Wednesday, June 12, 2019

McKinsey: "A new look at the declining labor share of income in the United States"

We had stopped visiting McKinsey when their public pronouncements seemed to descend to the level of platitudes.
The same thing had happened at the Harvard Business Review until Justin Fox (now Bloomberg) came in as executive editor. Then their content seemed to get meatier.

As does this. from McKinsey & Co.:
Globalization, technology, and other often-cited factors may not be the main causes.

Labor’s share of national income—that is, the amount of GDP paid out in wages, salaries, and benefits—has been declining in developed and, to a lesser extent, emerging economies since the 1980s. This has raised concerns about slowing income growth, inequality, and loss of the consumer purchasing power that is needed to fuel demand in the economy. The decline has been much discussed and the rising power of companies vis-à-vis workers—whether from new technology, globalization, the hollowing out of labor unions, or market consolidation—has shaped much of that discussion.
The labor share of income in 35 advanced economies fell from around 54 percent in 1980 to 50.5 percent in 2014.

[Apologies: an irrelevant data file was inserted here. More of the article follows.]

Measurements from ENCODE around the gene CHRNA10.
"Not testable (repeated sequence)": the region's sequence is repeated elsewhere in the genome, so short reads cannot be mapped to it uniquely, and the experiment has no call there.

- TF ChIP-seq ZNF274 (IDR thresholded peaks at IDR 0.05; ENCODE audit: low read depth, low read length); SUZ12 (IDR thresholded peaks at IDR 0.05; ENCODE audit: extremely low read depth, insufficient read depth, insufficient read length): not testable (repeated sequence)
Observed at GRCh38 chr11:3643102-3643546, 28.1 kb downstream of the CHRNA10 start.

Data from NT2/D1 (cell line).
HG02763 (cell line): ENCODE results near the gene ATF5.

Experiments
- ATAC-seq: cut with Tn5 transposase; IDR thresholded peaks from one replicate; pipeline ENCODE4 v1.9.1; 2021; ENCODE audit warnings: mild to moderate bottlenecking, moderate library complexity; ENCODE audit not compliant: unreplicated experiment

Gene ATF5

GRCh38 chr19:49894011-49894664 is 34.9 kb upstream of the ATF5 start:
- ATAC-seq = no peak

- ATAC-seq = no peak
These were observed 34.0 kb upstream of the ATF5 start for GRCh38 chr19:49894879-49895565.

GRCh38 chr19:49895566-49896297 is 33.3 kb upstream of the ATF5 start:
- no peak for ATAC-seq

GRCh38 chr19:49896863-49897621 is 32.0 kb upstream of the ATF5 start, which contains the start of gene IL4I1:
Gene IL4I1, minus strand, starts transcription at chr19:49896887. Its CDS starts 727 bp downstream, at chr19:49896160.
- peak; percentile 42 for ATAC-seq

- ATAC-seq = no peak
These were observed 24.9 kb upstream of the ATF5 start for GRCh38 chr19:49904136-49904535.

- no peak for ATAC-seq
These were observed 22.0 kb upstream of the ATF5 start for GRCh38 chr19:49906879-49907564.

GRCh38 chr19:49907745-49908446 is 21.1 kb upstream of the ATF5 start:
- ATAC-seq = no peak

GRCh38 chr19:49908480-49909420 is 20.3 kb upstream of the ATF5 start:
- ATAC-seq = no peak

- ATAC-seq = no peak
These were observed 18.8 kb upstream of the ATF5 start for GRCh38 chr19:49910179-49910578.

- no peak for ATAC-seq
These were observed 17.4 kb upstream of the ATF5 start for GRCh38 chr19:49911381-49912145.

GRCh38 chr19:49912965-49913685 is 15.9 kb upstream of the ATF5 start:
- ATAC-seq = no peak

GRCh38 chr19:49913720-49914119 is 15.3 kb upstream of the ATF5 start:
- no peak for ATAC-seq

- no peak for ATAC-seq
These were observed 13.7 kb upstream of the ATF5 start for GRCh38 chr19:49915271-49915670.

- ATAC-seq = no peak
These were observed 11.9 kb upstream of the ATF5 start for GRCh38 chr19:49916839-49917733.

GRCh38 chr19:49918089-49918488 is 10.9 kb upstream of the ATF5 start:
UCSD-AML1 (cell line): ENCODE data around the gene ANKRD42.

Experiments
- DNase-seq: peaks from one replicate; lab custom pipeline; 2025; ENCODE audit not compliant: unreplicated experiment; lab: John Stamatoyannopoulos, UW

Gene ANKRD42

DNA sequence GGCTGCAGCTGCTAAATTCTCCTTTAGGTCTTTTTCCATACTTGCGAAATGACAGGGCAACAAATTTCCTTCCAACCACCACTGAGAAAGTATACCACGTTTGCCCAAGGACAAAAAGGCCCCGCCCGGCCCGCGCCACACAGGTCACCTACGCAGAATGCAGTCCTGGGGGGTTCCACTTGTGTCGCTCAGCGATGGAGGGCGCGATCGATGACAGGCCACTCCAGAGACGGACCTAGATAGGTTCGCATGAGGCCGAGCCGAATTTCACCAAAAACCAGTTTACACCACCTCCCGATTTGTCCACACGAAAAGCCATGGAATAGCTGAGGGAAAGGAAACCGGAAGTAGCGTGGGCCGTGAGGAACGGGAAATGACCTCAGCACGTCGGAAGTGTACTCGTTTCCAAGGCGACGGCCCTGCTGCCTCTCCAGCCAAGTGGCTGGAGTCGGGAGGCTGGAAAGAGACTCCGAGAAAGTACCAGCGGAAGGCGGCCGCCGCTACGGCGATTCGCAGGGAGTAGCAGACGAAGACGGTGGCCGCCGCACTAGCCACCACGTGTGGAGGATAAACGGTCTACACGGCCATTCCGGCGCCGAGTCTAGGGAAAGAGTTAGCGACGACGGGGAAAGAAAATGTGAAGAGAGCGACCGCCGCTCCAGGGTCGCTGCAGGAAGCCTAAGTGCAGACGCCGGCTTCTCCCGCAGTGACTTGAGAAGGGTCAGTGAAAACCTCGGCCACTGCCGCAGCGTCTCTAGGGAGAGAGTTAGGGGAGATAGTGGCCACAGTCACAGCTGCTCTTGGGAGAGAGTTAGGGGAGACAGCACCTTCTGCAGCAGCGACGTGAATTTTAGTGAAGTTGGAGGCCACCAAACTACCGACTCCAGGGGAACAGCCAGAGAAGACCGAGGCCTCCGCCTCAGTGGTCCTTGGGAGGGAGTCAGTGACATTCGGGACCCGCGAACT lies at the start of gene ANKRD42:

In A new look at the declining labor share of income in the United States (PDF–849KB) we examine the relative importance of different factors in the United States through a focus on the complement of the labor share decline—that is, the rise in capital share of income. We decompose this into the role of depreciation, capital-to-output ratios, and returns on invested capital. Linking this decomposition with a microanalysis of 12 key sectors allows us to identify the relative importance of the factors that have contributed to the labor share decline. While our findings confirm the relevance of the most commonly cited factors, including globalization and technology adoption, they also suggest that additional trends often absent from the current debate—including boom and bust effects from commodity and real estate cycles and rising depreciation, including from a shift to more intangible capital such as intellectual property—played an even more central role....MUCH MORE, follow the above link for the 64 page PDF.